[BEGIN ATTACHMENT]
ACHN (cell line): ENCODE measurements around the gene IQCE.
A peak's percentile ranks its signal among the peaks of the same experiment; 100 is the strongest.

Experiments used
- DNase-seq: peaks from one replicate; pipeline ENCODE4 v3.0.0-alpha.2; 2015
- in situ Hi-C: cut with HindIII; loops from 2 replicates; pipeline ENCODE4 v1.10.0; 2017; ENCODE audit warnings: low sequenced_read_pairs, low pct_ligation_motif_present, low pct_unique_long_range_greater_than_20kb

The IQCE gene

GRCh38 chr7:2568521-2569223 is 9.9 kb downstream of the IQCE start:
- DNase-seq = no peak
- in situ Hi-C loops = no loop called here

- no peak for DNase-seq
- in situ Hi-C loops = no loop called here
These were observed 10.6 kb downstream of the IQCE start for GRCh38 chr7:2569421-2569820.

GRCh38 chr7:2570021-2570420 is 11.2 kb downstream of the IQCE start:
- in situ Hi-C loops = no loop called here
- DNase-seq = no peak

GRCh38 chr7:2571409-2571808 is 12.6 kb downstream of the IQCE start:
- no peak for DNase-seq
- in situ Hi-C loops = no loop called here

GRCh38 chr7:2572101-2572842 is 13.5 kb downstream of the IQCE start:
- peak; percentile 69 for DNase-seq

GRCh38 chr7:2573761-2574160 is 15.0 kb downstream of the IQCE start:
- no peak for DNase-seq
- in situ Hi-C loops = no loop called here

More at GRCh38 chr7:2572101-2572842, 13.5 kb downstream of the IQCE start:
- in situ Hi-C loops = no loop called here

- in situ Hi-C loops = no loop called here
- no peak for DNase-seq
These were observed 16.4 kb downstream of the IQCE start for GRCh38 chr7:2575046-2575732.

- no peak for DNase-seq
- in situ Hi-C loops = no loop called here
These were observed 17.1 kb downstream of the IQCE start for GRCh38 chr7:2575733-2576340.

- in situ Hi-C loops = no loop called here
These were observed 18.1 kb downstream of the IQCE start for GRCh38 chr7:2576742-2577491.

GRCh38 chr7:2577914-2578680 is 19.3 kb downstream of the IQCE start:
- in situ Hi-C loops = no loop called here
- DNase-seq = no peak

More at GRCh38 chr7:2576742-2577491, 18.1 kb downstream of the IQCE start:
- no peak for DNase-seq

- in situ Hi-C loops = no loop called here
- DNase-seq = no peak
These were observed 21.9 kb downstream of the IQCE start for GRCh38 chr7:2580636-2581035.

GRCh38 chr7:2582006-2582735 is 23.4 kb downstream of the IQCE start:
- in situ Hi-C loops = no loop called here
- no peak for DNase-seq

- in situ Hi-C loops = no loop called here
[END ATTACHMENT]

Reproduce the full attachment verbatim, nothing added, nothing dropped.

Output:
ACHN (cell line): ENCODE measurements around the gene IQCE.
A peak's percentile ranks its signal among the peaks of the same experiment; 100 is the strongest.

Experiments used
- DNase-seq: peaks from one replicate; pipeline ENCODE4 v3.0.0-alpha.2; 2015
- in situ Hi-C: cut with HindIII; loops from 2 replicates; pipeline ENCODE4 v1.10.0; 2017; ENCODE audit warnings: low sequenced_read_pairs, low pct_ligation_motif_present, low pct_unique_long_range_greater_than_20kb

The IQCE gene

GRCh38 chr7:2568521-2569223 is 9.9 kb downstream of the IQCE start:
- DNase-seq = no peak
- in situ Hi-C loops = no loop called here

- no peak for DNase-seq
- in situ Hi-C loops = no loop called here
These were observed 10.6 kb downstream of the IQCE start for GRCh38 chr7:2569421-2569820.

GRCh38 chr7:2570021-2570420 is 11.2 kb downstream of the IQCE start:
- in situ Hi-C loops = no loop called here
- DNase-seq = no peak

GRCh38 chr7:2571409-2571808 is 12.6 kb downstream of the IQCE start:
- no peak for DNase-seq
- in situ Hi-C loops = no loop called here

GRCh38 chr7:2572101-2572842 is 13.5 kb downstream of the IQCE start:
- peak; percentile 69 for DNase-seq

GRCh38 chr7:2573761-2574160 is 15.0 kb downstream of the IQCE start:
- no peak for DNase-seq
- in situ Hi-C loops = no loop called here

More at GRCh38 chr7:2572101-2572842, 13.5 kb downstream of the IQCE start:
- in situ Hi-C loops = no loop called here

- in situ Hi-C loops = no loop called here
- no peak for DNase-seq
These were observed 16.4 kb downstream of the IQCE start for GRCh38 chr7:2575046-2575732.

- no peak for DNase-seq
- in situ Hi-C loops = no loop called here
These were observed 17.1 kb downstream of the IQCE start for GRCh38 chr7:2575733-2576340.

- in situ Hi-C loops = no loop called here
These were observed 18.1 kb downstream of the IQCE start for GRCh38 chr7:2576742-2577491.

GRCh38 chr7:2577914-2578680 is 19.3 kb downstream of the IQCE start:
- in situ Hi-C loops = no loop called here
- DNase-seq = no peak

More at GRCh38 chr7:2576742-2577491, 18.1 kb downstream of the IQCE start:
- no peak for DNase-seq

- in situ Hi-C loops = no loop called here
- DNase-seq = no peak
These were observed 21.9 kb downstream of the IQCE start for GRCh38 chr7:2580636-2581035.

GRCh38 chr7:2582006-2582735 is 23.4 kb downstream of the IQCE start:
- in situ Hi-C loops = no loop called here
- no peak for DNase-seq

- in situ Hi-C loops = no loop called here